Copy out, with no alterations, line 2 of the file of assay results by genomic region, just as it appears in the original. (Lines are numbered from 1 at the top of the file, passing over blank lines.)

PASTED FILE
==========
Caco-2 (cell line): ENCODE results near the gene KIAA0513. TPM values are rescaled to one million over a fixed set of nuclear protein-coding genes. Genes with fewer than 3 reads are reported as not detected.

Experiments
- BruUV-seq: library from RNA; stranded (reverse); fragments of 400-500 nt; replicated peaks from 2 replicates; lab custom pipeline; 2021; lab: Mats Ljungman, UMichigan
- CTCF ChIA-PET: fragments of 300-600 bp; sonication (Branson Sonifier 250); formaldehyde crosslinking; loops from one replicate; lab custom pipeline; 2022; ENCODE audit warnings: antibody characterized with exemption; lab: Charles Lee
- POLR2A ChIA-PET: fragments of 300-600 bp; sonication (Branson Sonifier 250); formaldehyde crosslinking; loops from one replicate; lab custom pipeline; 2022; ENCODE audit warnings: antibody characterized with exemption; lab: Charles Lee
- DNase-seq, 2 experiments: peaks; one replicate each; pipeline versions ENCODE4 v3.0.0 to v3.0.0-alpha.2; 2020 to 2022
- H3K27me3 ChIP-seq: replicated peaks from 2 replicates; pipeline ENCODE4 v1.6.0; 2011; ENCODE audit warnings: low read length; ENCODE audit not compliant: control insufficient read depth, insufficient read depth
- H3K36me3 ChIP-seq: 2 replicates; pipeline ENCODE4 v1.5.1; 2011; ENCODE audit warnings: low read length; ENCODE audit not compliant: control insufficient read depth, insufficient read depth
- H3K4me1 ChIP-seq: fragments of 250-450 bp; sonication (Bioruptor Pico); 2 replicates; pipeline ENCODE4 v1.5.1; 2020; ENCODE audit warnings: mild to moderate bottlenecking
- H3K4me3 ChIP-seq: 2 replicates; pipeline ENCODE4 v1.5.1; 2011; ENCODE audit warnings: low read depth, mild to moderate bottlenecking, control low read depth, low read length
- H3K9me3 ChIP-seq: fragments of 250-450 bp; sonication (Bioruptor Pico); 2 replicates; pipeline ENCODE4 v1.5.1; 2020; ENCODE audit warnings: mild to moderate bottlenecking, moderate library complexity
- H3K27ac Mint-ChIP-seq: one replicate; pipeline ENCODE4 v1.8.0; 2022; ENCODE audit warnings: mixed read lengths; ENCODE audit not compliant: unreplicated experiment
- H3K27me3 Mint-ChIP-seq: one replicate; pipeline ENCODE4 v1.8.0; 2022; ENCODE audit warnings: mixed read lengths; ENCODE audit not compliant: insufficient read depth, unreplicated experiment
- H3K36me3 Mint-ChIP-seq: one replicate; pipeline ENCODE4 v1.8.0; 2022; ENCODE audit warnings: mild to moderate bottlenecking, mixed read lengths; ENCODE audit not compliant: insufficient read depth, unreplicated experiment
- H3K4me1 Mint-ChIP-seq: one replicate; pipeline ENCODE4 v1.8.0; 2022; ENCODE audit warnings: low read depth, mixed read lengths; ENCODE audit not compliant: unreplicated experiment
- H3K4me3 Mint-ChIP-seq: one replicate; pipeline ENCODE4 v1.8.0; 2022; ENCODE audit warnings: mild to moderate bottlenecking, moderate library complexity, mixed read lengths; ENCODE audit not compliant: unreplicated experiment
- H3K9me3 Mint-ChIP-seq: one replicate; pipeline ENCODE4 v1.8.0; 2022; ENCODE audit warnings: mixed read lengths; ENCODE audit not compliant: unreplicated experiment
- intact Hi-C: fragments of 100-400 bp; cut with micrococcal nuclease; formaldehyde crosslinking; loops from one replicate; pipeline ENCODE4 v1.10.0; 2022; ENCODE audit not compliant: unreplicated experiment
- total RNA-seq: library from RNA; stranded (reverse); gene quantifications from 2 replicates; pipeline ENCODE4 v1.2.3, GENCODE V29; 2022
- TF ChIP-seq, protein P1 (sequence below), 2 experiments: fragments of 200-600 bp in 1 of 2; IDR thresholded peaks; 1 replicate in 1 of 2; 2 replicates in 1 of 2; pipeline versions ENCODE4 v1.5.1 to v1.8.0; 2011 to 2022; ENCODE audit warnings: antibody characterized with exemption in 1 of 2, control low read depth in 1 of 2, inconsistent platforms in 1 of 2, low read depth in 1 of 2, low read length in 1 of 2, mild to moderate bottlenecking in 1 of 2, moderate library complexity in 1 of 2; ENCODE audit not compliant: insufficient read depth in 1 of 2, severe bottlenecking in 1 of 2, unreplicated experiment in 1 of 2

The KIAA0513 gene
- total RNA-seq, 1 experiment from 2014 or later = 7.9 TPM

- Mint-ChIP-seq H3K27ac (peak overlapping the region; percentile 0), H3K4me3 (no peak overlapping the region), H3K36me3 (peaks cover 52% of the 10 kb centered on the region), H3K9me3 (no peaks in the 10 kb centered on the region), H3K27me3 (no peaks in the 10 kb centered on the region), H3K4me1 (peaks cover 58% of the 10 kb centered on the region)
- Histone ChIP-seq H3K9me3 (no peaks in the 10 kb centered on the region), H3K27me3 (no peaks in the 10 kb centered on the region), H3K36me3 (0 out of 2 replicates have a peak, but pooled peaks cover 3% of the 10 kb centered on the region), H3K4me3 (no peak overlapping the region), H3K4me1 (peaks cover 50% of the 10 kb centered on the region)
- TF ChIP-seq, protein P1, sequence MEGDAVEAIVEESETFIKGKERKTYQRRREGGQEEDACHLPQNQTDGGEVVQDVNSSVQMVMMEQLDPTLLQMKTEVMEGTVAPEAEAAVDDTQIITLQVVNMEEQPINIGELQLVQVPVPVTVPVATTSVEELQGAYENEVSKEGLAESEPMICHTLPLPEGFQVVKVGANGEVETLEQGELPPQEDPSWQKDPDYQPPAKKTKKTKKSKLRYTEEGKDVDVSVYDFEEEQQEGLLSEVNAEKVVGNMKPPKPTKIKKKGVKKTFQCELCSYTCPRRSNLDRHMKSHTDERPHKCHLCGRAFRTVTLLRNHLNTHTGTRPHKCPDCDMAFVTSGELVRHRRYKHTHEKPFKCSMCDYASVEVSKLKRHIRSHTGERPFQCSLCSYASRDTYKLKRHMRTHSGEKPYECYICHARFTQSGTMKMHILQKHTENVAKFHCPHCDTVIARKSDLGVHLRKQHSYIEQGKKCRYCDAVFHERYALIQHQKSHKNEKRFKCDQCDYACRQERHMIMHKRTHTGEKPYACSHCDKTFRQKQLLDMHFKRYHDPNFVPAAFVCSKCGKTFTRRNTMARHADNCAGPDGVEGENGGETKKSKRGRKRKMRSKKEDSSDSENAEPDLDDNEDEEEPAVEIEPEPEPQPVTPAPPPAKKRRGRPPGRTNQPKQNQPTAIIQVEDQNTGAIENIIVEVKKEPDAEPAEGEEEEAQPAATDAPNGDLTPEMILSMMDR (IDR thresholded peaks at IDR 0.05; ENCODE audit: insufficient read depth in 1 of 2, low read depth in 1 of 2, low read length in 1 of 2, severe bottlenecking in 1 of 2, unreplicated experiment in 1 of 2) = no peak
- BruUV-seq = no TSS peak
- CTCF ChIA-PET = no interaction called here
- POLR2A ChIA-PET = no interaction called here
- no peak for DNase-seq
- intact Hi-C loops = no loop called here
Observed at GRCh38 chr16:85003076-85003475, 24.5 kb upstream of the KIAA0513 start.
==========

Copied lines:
Experiments